One of the coolest green jobs. Our interview with Frances Edmonds, the Director of Environmental Programs at HP Canada

Experts in corporate social responsibility series. Frances Edmonds is a leader. A rare breed of Purple Sheep who not only makes a positive impact, but also inspires everyone around her to do the same. As the Director of Environmental Programs at HP Canada, Frances is a driving force behind their sustainability strategy, helping HP become Canada’s most environmentally responsible IT company. Without a doubt Frances has one of the coolest “green jobs” out there. Read on for more of Frances’ career story.

Can you describe your job in a nutshell?

My official title is Director of Environmental Programs, but I’ve recently expanded my scope to include all of our CSR activities for Canada — or what we call HP Living Progress. I work globally as well, so I do a lot of “connecting the dots”. In a nutshell, I’m trying to demonstrate a return on investment  for the huge investments we have made over the years in being a leader in this space.

What is a typical day like for you?

For me having a typical day would be a bad thing, because I’m not a routine type of person. I don’t have regular hours at all because when you love what you do it doesn’t feel like work. I have a lot of flexibility in my job, and the great thing about this area of work  is there’s no recipe book on how to do it.

How did you get into CSR? 

I have a degree in environmental science, but I knew I didn’t want to work in a lab. When I graduated there really weren’t many jobs like this and still aren’t, so I specialized in occupational health and safety.

I’m an industrial hygienist by trade, which is kind of like a mini-environmentalist- monitoring and controlling the indoor environment to make sure it’s a safe place to work. I started my career working as a Ministry of Labour Inspector in the UK, which helped me understand different industrial processes and issues. When I came to Canada, I worked in the chemical  and pharmaceutical industries doing environmental health and safety management.

How did you get your current job? 

I started at HP as an environmental health and safety manager at a time when governments were starting to think about extended producer responsibility for electronics, such as recycling of products. This fascinated me because it was at the intersection of industry, environment, and government, where all parties needed to work together, even competitors. So I put my hand up and said I would take on that project.

I had to learn quickly, but luckily HP had a worldwide network of professionals, who were further along in this process, that I could learn from. It helps that HP people team very well and readily share knowledge. This project required a lot of collaboration with competitors and legislators and a deep knowledge of how electronics should be recycled.

As a result of this project, I became one of the country’s leading experts in extended producer responsibility for electronics. After that, I felt it was time to do something different. So my manager and I created this job together, and it continues to change fairly regularly.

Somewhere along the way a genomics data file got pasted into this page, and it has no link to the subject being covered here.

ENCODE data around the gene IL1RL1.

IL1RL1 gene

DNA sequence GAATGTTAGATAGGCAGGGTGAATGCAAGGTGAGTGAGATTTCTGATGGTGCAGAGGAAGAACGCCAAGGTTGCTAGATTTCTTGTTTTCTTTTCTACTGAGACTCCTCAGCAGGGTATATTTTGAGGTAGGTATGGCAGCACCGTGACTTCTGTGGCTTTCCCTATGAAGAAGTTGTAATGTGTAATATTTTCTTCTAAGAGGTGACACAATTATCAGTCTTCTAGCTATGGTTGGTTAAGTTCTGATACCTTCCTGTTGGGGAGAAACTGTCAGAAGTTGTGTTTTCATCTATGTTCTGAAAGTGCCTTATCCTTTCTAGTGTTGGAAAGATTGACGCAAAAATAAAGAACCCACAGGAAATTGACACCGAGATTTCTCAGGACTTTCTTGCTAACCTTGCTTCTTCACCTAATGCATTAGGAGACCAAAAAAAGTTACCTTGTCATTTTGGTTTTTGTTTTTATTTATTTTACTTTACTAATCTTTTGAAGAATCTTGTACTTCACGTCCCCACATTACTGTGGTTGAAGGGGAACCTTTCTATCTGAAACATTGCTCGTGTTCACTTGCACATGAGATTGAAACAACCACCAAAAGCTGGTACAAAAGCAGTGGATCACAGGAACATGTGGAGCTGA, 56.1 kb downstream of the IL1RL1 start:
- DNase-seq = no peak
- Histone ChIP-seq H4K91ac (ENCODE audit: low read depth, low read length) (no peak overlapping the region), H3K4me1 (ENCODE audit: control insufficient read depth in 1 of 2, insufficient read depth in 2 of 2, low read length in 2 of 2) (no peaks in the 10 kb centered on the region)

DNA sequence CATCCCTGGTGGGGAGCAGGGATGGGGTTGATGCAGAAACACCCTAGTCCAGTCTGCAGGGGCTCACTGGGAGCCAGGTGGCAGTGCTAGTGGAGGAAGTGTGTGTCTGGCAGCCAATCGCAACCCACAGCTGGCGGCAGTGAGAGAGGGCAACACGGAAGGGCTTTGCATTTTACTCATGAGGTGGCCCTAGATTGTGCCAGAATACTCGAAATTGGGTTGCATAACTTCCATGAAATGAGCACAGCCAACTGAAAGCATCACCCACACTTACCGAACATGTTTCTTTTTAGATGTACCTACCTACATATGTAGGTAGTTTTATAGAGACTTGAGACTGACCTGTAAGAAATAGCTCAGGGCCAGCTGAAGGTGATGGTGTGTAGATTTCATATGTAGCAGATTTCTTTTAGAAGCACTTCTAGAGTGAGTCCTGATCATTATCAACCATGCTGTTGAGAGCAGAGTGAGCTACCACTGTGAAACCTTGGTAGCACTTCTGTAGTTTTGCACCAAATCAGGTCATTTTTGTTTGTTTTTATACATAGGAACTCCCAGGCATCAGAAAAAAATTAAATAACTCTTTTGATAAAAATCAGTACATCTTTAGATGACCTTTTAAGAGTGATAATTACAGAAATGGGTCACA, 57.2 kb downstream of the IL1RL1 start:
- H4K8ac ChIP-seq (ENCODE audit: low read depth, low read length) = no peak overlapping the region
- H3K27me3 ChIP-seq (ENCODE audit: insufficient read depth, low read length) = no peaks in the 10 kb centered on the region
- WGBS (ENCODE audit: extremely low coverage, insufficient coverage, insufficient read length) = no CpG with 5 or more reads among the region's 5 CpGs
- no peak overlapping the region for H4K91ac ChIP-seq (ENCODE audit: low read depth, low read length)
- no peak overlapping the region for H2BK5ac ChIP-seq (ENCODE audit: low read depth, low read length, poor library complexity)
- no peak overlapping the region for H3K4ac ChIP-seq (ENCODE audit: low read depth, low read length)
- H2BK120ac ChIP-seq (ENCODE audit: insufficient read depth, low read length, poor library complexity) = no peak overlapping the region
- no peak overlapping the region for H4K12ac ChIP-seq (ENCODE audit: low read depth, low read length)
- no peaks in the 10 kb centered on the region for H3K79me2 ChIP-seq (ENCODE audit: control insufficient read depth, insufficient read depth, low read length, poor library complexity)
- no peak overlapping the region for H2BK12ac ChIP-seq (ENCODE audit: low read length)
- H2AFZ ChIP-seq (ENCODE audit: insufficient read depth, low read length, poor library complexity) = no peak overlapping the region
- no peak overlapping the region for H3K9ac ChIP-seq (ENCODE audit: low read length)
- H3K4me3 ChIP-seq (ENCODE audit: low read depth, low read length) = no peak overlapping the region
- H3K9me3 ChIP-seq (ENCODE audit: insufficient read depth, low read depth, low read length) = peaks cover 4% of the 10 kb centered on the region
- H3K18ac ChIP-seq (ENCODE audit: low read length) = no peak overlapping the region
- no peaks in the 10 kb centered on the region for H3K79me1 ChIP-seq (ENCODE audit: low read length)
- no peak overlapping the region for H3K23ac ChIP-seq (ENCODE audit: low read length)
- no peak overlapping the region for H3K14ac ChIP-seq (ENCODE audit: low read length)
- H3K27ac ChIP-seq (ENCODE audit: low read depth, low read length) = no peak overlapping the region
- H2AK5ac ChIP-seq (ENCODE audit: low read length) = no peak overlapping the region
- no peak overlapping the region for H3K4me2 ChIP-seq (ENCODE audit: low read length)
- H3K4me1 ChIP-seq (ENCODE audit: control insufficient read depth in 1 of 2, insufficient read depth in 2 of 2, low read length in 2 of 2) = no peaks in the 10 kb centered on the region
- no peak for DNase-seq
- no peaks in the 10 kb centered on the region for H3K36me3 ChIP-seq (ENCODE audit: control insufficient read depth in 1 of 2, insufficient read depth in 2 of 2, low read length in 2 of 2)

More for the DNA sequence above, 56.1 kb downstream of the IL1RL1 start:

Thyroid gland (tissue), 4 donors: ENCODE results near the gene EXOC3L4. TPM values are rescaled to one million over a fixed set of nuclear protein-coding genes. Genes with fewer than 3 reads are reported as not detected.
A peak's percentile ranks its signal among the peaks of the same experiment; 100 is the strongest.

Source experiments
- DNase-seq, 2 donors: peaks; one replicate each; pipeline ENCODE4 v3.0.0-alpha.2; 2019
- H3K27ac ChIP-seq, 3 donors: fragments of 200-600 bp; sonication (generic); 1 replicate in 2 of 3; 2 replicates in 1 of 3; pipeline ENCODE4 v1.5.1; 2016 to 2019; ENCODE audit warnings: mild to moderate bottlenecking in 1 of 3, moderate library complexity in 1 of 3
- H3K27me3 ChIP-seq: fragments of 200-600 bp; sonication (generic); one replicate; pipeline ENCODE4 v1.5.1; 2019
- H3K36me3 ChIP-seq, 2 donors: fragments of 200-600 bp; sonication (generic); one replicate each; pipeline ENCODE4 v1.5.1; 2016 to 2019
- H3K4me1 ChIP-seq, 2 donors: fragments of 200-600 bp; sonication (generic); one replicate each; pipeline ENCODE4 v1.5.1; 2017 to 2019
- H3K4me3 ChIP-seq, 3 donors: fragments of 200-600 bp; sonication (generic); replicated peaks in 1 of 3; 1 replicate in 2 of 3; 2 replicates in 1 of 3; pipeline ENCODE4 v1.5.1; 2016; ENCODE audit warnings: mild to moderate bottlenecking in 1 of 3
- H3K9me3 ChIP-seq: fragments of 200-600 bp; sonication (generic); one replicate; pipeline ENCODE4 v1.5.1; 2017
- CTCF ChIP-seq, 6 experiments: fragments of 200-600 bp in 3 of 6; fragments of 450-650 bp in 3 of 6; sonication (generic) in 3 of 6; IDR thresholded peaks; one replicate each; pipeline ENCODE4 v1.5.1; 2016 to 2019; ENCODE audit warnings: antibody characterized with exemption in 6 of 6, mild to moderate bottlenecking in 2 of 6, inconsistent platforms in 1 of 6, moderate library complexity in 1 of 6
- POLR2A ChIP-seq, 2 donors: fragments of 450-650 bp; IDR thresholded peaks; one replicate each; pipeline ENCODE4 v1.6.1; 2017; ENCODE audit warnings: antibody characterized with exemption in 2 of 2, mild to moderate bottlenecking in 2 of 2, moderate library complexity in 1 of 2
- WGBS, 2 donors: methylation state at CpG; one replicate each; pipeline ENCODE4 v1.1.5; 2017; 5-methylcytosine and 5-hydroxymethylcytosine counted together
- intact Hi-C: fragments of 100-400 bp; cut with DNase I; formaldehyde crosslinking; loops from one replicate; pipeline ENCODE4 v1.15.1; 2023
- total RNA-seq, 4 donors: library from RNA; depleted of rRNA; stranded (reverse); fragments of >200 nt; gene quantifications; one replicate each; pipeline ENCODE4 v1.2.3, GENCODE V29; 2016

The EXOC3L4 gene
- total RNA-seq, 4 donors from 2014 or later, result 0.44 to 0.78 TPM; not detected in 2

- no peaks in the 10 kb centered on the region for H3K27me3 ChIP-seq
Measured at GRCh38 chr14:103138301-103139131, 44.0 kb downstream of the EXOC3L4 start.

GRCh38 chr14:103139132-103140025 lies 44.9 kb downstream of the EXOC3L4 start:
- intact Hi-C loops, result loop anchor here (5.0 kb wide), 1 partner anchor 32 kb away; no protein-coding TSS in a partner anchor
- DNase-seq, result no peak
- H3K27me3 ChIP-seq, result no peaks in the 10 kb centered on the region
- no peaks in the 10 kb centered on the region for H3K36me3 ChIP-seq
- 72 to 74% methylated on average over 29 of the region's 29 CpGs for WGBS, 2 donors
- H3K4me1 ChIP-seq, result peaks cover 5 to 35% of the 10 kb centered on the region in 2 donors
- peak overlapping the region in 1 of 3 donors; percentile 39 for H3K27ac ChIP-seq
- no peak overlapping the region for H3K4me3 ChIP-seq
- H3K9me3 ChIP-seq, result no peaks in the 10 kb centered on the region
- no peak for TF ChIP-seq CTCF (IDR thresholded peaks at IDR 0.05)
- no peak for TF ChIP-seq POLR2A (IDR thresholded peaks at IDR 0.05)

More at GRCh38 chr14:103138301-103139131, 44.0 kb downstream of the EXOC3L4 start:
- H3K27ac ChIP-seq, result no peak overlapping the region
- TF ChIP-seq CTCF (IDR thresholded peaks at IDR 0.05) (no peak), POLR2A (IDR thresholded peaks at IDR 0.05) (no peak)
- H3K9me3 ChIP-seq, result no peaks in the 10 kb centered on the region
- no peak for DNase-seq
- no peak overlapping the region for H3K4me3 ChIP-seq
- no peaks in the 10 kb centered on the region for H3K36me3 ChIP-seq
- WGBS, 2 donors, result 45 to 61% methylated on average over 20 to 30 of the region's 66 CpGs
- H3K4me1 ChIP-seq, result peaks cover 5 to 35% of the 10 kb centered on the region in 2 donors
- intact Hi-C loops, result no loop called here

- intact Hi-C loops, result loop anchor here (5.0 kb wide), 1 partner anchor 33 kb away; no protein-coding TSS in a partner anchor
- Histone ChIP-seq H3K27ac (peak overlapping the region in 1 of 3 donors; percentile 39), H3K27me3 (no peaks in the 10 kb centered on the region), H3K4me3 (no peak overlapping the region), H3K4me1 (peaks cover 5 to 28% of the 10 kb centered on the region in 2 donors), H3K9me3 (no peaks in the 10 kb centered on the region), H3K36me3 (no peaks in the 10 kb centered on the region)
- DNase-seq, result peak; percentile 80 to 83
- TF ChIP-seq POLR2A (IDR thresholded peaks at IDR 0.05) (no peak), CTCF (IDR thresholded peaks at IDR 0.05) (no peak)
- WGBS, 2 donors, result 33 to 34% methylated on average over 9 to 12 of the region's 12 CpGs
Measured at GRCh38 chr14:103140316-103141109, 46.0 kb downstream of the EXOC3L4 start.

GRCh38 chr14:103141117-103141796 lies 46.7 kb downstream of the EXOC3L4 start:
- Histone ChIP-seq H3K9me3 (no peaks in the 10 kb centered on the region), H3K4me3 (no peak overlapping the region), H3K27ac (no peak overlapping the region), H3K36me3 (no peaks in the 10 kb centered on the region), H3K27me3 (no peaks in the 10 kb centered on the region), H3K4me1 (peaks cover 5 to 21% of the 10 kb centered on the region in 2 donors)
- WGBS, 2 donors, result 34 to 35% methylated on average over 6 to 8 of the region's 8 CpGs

What advice do you have for people who one day want a job like yours? 

Don’t be afraid to take on, or try, new things even if you can’t see the benefit right away. You really have to be patient because change takes a long time to embed, and the payback is not always visible at the start.

It can be a lonely job, so finding a good network of like-minded people is essential. Fortunately there are an increasing number of networking opportunities such as green drinks, and in Toronto I run a women’s networking group called Eco Babes.

Lastly, you don’t have to be good at everything, nor should you be. In fact it is pretty impossible in this field given the range of issues – from green finance to green shipping and beyond that we need to work on. Because there’s people with strengths that complement yours. Give yourself permission to say it’s ok to not know everything. But make sure you find those with strengths to complement yours!

What advice would you give to other CSR professionals to help do their jobs better?

In the last three years, I discovered the power of volunteerism to create change, drive transformation, and mobilize people – it’s incredible.

My advice to professionals in other companies is to try and find a way to tie volunteerism into the workplace – and the best type of volunteering is skills based.  Within HR circles and managers it is well known that engaged employees are more profitable. HP has recently shared our data on volunteerism, and we found that employees who volunteered their skills had a 39% uplift in engagement compared to those who didn’t. What’s amazing is last year HP Canada employees gave over 65,000 hours of volunteer time at a contributed value of over $4.5 million. Can you think of anything else that you could do “for free” that would give a similar lift in engagement for your employees?

Any parting words of advice? 

There may not be a lot of advertised CSR jobs in Canada, but there’s ways to build meaning into every job. Find like-minded people, and look for opportunities, including volunteer ones within the company. There’s always opportunities to find savings and social and environmental improvements.


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